The next day, another local millionaire showed me around his office - a temporary structure from which he is directing the construction of an entire resort and corporate complex. He currently runs a software outsourcing operation that he plans to expand to 5,000 employees. He was very excited when my uncle mentioned my interest in technology, and he insisted he host us for dinner. For the record, both my uncle and I were very happy to oblige him in this request:

Just one of Dongying's many massive contruction projects.

Another part of the same field.

I love arriving early to see tables get set up in fancy restaurants. This is supposedly one of Dongying's finest.

Yes, that is a dragon carved out of some sort of cucumber.

The greasy haired youth straight from the Kremlin on the Charles. To my dad's right is the millionaire.

My brother enjoys being waited on hand and foot by the two very attractive young ladies assigned to us.

Fresh fruit!!! Not that fruit isn't fresh here, but I usually worry about their cleanliness.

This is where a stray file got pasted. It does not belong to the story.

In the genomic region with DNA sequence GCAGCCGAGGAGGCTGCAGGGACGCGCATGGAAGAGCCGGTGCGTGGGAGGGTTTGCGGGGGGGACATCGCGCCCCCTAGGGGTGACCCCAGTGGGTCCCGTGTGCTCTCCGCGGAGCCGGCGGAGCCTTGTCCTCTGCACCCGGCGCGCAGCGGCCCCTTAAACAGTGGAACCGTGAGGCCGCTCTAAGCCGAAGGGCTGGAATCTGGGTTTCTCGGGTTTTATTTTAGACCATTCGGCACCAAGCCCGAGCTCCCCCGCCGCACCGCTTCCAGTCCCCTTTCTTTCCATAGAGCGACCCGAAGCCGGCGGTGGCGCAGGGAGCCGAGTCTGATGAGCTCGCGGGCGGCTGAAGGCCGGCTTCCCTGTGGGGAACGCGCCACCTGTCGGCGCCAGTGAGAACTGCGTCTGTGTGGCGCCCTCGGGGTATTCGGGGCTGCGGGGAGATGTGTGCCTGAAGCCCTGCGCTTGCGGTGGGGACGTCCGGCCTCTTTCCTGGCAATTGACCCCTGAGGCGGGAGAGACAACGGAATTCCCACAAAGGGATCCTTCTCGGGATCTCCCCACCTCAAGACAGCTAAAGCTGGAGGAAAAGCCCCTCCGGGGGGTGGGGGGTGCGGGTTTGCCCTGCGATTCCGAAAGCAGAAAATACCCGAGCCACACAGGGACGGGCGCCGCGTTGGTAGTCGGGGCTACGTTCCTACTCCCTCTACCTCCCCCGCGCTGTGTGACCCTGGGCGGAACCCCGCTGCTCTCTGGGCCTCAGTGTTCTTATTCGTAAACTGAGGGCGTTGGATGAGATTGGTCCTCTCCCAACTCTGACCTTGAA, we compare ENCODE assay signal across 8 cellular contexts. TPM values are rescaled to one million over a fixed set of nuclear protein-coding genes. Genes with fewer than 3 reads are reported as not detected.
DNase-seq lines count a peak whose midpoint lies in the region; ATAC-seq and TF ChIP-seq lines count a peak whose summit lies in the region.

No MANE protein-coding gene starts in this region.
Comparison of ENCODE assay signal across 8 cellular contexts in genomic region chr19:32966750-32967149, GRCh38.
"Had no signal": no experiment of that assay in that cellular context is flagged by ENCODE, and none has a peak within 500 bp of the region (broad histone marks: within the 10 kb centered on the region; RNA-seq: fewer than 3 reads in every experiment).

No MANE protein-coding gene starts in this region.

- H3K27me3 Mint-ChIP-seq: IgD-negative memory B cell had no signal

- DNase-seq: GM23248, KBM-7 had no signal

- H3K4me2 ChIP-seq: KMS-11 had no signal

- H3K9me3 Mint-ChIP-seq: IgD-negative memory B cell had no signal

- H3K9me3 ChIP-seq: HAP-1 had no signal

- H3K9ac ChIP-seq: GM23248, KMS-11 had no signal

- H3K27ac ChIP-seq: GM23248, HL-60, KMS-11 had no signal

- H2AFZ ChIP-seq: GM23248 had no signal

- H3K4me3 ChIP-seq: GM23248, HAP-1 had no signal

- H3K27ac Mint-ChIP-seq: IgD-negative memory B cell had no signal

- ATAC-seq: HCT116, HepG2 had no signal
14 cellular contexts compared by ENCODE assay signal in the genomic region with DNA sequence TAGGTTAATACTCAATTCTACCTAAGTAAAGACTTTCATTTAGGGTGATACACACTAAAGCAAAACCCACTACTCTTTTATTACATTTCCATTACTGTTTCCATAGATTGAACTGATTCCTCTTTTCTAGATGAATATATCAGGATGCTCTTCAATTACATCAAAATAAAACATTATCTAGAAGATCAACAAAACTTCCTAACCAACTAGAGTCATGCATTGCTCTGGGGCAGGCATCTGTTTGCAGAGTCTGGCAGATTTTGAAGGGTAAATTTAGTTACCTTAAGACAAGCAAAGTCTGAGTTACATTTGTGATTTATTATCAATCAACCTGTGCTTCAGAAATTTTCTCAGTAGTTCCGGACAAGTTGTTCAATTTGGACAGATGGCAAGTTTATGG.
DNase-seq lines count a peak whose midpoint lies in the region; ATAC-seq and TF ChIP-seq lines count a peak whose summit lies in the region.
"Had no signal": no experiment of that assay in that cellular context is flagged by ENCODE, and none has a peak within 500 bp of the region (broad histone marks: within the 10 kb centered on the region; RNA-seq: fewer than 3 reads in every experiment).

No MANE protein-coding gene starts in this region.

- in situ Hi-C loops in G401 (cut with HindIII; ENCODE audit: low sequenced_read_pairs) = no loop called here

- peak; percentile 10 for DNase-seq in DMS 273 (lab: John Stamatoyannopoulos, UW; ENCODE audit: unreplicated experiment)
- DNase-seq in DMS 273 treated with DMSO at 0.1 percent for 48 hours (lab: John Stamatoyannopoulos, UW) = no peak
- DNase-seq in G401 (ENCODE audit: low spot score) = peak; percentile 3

Posted by rxu at 12:37 AM | Comments (0)

July 09, 2004

Blood for Oil

7/6/2004 10:06:53 PM | Dongying, Shandong Province, China

Currently in Dongying in Shangdong province at the house of my er4-da4-ye5 (er4 is Chinese for 2, da4-ye5 refers to him being my uncle on my father's side - he's the 2nd oldest of my dad's brothers). He's an official in the municipal government, of some seniority but a relatively modest - though comfortable - income. Dongying is a city of approximately 300,000 people, which makes it a relatively small city for China. In a country where an overwhelming majority of the money is still concentrated in large urban centers, Dongying is the exception: a wealthy home to China's second largest oil reserves.

The difference between Dongying and Binzhou is the difference between night and day. Incidentally, the nighttime is when that difference becomes obvious to the casual visitor. It is then that Dongying's wide, uncrowded avenues ignite up with their densely-spaced designer streetlamps - creating a golden crescendo of light that leads up to a main city square which houses the courthouse, the Party headquarters and Dongying City Hall, a massive 20-ish story structure that really shines at night. These summer nights, the square is filled with people - dancing, singing and the occasional lovers making out (PDA is still frowned on in Chinese society - most couples do it off on one of the more secluded paths that lead out from the square):